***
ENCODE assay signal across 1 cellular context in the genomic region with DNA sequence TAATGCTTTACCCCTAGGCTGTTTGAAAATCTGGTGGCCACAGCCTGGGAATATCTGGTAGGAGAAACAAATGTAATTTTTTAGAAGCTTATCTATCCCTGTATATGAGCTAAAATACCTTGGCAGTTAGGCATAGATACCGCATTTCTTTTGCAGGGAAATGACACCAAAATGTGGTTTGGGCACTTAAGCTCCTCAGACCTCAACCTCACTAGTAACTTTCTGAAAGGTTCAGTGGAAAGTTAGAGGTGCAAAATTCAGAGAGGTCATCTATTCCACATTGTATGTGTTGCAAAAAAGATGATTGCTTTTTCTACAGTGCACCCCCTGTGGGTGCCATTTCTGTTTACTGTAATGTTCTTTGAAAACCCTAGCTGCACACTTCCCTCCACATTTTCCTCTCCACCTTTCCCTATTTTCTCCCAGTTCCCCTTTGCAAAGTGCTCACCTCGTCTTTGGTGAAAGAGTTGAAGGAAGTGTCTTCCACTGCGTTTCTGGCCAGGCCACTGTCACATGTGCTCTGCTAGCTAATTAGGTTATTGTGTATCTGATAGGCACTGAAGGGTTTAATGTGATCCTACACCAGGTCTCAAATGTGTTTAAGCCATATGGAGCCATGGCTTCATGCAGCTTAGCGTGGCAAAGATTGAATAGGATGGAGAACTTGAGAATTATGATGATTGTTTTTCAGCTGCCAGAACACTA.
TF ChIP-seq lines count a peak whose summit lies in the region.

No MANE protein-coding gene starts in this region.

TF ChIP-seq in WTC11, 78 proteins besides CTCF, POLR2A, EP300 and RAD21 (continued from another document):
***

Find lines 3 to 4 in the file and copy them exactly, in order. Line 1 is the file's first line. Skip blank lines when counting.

No MANE protein-coding gene starts in this region.

TF ChIP-seq in WTC11, 78 proteins besides CTCF, POLR2A, EP300 and RAD21 (continued from another document):